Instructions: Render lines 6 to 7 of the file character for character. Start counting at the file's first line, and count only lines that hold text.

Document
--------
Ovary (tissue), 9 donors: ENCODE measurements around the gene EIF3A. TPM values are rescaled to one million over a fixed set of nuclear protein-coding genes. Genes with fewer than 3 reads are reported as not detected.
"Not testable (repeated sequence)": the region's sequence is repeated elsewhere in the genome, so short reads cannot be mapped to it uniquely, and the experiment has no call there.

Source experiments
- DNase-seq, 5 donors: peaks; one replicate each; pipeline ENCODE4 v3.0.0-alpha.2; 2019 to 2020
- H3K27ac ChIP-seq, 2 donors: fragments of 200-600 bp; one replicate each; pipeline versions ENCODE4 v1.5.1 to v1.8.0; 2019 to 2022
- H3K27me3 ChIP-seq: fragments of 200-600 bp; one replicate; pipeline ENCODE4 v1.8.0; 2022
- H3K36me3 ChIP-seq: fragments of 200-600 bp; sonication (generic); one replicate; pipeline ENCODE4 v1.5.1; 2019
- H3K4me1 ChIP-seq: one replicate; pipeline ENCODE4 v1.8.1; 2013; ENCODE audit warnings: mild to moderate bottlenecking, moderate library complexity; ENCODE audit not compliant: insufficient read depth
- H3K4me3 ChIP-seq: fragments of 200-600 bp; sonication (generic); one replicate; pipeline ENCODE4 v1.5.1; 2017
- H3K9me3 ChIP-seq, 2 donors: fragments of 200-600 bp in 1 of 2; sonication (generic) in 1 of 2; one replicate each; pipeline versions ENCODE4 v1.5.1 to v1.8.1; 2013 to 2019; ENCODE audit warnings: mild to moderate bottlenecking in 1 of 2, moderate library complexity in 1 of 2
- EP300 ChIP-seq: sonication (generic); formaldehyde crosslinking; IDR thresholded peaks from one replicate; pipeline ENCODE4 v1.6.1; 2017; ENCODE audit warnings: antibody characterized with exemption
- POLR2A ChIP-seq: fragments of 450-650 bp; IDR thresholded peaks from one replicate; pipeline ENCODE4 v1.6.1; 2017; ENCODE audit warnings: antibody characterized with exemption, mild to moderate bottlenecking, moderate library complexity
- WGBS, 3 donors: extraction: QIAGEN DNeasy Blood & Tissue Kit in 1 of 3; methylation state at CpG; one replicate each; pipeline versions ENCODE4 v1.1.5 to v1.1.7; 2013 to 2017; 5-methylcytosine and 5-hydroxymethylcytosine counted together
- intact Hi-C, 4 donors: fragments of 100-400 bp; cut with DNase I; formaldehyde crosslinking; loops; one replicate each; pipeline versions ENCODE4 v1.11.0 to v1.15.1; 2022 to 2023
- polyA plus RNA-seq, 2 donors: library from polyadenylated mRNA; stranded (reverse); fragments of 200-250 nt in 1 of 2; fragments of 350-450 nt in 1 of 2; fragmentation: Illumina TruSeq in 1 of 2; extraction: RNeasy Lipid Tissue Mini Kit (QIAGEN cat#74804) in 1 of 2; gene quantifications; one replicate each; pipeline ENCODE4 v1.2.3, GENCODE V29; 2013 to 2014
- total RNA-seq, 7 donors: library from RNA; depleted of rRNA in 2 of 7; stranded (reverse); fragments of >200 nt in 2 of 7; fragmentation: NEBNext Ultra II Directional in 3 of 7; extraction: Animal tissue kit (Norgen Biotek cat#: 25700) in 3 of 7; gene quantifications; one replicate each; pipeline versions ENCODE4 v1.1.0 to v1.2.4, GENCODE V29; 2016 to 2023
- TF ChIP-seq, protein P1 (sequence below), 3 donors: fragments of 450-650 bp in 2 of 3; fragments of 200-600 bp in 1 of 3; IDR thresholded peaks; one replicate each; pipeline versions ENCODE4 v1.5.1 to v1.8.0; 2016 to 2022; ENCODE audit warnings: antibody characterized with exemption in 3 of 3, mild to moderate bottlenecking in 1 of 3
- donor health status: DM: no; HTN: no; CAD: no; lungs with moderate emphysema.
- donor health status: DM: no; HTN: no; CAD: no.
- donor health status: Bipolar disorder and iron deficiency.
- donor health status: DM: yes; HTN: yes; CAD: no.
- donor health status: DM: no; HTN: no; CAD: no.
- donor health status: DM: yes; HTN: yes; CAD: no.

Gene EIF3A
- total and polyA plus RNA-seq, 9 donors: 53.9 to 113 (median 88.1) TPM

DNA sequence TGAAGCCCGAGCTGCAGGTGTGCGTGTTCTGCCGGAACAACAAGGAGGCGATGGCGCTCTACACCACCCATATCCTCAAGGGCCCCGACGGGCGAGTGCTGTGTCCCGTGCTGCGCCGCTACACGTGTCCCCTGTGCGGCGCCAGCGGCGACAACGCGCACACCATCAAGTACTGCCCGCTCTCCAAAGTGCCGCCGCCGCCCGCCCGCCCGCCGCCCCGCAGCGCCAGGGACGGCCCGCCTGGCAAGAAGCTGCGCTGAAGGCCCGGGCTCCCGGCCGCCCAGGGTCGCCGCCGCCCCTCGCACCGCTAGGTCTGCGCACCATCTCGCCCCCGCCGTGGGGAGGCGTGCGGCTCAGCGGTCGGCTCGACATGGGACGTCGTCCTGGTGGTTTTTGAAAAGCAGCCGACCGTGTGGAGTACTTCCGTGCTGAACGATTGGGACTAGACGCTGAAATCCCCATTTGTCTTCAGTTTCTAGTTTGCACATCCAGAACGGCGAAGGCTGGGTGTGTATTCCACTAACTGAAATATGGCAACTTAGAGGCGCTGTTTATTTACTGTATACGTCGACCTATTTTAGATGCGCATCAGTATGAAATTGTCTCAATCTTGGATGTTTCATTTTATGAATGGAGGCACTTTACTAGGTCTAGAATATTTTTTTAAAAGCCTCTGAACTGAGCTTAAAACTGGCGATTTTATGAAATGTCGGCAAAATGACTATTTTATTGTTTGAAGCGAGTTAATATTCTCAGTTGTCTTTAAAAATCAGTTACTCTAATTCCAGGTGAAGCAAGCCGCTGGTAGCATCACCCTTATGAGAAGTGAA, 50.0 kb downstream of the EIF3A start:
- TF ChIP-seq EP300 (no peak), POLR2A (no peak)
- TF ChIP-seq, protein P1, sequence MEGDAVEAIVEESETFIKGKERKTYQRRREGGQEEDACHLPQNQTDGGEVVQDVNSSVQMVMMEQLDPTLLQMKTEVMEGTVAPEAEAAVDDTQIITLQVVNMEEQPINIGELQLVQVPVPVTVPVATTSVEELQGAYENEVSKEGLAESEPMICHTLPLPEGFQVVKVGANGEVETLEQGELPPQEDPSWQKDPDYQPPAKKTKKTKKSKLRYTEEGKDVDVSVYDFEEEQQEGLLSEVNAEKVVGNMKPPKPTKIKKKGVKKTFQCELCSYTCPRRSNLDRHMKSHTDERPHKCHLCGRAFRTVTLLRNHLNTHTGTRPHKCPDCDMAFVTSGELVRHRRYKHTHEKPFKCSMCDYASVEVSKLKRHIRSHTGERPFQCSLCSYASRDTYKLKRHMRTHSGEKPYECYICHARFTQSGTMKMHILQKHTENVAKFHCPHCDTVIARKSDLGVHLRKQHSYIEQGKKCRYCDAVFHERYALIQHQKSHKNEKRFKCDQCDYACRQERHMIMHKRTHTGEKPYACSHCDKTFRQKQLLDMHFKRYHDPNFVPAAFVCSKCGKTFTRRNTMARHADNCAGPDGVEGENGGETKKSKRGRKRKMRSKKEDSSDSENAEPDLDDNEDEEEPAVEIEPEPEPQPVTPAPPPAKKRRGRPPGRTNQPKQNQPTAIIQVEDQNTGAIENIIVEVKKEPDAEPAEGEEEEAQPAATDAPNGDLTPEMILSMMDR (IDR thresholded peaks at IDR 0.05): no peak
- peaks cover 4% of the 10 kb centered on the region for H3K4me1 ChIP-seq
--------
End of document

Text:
- H3K27me3 ChIP-seq: fragments of 200-600 bp; one replicate; pipeline ENCODE4 v1.8.0; 2022
- H3K36me3 ChIP-seq: fragments of 200-600 bp; sonication (generic); one replicate; pipeline ENCODE4 v1.5.1; 2019